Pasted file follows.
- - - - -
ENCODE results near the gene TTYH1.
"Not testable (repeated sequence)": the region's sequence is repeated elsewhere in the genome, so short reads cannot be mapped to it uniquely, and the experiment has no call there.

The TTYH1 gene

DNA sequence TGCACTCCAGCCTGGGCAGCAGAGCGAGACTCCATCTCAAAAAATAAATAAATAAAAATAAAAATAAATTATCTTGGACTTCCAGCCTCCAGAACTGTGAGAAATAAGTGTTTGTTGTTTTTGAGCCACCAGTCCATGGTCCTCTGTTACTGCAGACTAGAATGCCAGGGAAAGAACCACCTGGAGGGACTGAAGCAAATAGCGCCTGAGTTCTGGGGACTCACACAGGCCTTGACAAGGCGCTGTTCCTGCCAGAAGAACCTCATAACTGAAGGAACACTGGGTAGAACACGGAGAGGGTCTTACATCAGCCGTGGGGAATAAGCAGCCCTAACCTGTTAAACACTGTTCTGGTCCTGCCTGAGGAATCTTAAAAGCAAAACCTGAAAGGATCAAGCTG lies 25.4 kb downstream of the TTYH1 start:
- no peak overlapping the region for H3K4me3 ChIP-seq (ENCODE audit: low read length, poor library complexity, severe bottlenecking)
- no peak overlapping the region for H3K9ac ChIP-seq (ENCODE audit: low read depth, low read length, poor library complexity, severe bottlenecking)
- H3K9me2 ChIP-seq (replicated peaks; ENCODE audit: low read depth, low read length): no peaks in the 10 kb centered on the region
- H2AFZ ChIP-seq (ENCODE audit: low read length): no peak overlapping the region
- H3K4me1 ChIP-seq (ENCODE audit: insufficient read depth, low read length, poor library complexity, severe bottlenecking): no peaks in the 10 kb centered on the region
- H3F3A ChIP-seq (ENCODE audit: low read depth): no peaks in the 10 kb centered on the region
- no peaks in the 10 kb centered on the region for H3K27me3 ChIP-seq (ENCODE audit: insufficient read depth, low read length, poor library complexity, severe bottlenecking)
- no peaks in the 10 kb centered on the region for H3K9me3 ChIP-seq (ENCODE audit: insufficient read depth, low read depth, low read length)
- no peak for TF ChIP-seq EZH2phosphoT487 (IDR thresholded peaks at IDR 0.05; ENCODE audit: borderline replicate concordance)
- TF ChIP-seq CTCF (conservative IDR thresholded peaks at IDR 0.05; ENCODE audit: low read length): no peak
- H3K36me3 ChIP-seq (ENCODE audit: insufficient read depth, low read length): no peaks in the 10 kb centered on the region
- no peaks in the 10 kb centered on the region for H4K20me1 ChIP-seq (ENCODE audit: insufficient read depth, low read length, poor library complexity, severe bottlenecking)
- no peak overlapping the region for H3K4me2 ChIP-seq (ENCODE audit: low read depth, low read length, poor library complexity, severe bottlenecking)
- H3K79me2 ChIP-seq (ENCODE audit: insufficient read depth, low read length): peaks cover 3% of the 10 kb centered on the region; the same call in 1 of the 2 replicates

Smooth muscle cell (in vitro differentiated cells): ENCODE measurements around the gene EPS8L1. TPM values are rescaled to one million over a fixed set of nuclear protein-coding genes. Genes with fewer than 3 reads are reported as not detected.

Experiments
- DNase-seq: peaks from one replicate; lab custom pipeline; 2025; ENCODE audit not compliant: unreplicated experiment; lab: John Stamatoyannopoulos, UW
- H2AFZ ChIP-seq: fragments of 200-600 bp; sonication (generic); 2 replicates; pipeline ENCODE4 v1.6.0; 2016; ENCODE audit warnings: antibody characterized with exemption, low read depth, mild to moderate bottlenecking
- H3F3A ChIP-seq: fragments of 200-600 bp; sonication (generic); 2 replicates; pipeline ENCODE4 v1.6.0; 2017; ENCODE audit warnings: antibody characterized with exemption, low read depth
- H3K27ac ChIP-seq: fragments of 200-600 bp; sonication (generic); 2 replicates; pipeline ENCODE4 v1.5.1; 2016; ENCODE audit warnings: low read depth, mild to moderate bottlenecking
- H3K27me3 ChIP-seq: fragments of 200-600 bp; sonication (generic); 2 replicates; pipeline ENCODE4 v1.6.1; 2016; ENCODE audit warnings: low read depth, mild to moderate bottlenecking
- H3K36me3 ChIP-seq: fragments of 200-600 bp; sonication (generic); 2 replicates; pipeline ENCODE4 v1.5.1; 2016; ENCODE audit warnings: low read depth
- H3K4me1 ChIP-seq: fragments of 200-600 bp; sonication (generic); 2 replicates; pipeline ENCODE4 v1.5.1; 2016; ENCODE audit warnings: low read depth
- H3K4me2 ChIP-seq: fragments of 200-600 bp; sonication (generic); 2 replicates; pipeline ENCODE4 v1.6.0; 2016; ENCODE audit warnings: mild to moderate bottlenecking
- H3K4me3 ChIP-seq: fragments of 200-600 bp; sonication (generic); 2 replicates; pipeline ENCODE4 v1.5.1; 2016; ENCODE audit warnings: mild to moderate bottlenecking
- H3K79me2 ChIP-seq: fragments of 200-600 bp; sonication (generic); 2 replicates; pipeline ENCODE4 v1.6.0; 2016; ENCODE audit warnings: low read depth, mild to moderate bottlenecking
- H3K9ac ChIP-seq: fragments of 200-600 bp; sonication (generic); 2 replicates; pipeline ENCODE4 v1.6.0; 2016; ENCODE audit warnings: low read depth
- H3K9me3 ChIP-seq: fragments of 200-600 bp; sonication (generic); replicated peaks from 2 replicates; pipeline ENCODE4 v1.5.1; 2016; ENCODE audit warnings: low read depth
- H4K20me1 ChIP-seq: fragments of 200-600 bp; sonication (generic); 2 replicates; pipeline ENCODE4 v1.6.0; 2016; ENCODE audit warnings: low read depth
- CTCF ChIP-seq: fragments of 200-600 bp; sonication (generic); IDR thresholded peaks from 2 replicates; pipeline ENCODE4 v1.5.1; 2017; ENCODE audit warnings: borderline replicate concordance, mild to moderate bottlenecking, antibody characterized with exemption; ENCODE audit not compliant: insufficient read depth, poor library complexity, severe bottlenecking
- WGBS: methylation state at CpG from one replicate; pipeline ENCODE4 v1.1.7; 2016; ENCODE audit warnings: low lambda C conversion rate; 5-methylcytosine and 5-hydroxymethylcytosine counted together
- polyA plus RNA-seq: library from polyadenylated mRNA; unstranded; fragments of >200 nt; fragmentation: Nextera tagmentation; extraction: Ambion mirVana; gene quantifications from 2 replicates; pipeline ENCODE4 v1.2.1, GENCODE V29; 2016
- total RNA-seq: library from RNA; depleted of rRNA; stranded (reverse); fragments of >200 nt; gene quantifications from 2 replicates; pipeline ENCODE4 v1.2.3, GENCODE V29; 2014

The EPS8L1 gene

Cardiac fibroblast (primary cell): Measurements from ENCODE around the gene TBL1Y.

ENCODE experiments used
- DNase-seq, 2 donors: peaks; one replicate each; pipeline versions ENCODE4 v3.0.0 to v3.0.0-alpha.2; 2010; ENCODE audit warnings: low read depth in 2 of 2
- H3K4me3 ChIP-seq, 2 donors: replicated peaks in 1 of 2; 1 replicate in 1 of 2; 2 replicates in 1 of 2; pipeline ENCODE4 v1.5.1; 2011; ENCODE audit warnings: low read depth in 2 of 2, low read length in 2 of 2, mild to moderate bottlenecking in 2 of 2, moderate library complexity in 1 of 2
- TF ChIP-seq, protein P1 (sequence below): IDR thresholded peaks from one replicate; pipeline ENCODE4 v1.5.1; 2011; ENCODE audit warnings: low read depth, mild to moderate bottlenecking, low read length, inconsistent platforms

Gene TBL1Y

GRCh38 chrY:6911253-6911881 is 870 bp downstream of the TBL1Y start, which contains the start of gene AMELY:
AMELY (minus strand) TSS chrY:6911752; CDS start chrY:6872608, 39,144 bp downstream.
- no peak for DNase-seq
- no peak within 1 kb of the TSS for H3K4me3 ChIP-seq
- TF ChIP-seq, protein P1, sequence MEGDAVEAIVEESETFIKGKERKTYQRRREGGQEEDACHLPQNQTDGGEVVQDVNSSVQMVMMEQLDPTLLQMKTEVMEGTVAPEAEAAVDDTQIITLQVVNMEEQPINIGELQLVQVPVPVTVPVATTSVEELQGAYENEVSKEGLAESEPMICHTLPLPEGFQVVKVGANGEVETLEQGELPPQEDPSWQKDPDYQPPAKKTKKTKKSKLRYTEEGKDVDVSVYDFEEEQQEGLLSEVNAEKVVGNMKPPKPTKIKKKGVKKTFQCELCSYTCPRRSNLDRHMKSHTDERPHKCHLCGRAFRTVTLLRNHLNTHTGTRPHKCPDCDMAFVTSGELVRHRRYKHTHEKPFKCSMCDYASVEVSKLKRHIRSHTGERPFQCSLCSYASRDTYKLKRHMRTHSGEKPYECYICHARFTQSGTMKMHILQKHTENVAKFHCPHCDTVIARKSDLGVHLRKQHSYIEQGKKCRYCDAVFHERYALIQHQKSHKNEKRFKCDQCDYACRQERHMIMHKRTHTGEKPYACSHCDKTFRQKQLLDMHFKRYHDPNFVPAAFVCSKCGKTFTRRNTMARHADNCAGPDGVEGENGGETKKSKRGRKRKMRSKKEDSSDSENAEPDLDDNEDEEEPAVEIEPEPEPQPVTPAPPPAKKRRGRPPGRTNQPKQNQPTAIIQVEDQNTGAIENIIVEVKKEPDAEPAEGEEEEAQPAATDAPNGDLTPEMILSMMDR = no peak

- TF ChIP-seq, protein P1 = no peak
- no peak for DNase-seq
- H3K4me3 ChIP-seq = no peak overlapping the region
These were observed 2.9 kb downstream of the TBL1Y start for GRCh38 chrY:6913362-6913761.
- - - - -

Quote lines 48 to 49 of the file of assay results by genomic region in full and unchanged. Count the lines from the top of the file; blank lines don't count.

- no peak within 1 kb of the TSS for H3K4me3 ChIP-seq
- TF ChIP-seq, protein P1, sequence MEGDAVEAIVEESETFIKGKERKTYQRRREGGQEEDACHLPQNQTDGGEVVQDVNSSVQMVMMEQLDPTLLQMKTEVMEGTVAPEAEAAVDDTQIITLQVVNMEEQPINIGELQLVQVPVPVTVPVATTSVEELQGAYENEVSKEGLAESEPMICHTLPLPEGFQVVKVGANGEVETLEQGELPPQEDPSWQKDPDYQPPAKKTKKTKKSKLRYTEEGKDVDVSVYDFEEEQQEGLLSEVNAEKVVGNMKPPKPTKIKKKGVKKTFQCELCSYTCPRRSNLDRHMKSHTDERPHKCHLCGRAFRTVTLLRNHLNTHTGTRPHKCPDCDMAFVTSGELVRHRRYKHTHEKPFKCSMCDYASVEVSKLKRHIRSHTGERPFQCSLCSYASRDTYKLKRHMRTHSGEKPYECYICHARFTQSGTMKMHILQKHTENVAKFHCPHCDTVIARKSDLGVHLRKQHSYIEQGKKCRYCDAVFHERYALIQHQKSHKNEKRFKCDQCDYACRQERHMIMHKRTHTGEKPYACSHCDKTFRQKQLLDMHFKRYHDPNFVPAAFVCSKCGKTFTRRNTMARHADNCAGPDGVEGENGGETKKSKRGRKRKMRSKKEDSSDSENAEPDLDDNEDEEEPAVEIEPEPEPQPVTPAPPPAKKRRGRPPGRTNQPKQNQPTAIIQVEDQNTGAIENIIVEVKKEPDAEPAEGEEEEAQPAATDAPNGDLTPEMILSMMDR = no peak